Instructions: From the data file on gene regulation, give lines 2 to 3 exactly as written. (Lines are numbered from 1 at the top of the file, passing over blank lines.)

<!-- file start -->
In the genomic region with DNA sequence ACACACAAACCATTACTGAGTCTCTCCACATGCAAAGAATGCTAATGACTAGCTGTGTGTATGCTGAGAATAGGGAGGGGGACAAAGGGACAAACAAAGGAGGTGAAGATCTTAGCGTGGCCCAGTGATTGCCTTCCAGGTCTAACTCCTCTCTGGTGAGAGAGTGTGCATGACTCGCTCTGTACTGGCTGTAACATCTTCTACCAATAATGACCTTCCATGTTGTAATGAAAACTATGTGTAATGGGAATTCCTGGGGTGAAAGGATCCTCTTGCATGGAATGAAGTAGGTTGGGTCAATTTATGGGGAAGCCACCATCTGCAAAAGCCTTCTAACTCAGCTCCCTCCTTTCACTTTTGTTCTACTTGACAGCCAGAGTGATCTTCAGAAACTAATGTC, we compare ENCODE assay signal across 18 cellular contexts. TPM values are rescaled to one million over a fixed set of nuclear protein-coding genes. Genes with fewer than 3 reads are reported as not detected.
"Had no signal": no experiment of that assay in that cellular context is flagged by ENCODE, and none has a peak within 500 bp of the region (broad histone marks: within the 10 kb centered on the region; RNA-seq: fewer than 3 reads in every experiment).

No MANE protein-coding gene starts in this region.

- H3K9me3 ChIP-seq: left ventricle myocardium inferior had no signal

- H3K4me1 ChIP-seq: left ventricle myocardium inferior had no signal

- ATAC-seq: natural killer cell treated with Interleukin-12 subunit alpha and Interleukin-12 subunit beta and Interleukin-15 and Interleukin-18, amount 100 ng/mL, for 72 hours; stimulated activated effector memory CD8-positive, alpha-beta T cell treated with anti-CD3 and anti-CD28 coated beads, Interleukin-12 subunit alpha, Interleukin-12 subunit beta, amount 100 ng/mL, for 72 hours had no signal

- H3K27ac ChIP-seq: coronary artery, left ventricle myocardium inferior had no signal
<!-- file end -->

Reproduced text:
"Had no signal": no experiment of that assay in that cellular context is flagged by ENCODE, and none has a peak within 500 bp of the region (broad histone marks: within the 10 kb centered on the region; RNA-seq: fewer than 3 reads in every experiment).

No MANE protein-coding gene starts in this region.